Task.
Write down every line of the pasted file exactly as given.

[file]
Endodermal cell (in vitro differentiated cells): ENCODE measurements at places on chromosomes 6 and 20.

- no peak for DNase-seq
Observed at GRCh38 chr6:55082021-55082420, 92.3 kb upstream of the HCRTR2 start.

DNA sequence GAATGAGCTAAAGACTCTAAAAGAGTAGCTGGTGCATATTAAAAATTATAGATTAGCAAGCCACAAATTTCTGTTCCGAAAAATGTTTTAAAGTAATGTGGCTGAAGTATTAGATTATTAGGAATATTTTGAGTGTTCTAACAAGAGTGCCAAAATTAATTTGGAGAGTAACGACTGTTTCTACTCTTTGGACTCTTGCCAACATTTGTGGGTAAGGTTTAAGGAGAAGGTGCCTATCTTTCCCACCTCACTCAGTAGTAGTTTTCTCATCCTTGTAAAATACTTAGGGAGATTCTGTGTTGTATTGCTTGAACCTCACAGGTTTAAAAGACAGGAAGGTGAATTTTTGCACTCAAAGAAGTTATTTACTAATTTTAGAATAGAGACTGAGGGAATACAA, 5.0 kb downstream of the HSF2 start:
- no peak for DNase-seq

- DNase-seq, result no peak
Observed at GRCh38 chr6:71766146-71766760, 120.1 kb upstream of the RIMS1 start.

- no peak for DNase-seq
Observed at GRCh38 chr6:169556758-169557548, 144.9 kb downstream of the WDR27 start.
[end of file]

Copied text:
Endodermal cell (in vitro differentiated cells): ENCODE measurements at places on chromosomes 6 and 20.

- no peak for DNase-seq
Observed at GRCh38 chr6:55082021-55082420, 92.3 kb upstream of the HCRTR2 start.

DNA sequence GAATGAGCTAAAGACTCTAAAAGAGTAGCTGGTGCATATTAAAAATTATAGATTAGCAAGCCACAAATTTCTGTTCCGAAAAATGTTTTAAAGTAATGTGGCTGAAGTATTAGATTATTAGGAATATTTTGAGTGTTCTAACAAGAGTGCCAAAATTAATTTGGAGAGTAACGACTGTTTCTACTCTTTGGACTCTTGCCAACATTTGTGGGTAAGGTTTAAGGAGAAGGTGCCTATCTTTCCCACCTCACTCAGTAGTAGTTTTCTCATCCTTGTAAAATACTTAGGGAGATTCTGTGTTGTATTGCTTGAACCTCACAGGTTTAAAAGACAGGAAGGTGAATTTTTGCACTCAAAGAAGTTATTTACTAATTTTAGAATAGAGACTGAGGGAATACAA, 5.0 kb downstream of the HSF2 start:
- no peak for DNase-seq

- DNase-seq, result no peak
Observed at GRCh38 chr6:71766146-71766760, 120.1 kb upstream of the RIMS1 start.

- no peak for DNase-seq
Observed at GRCh38 chr6:169556758-169557548, 144.9 kb downstream of the WDR27 start.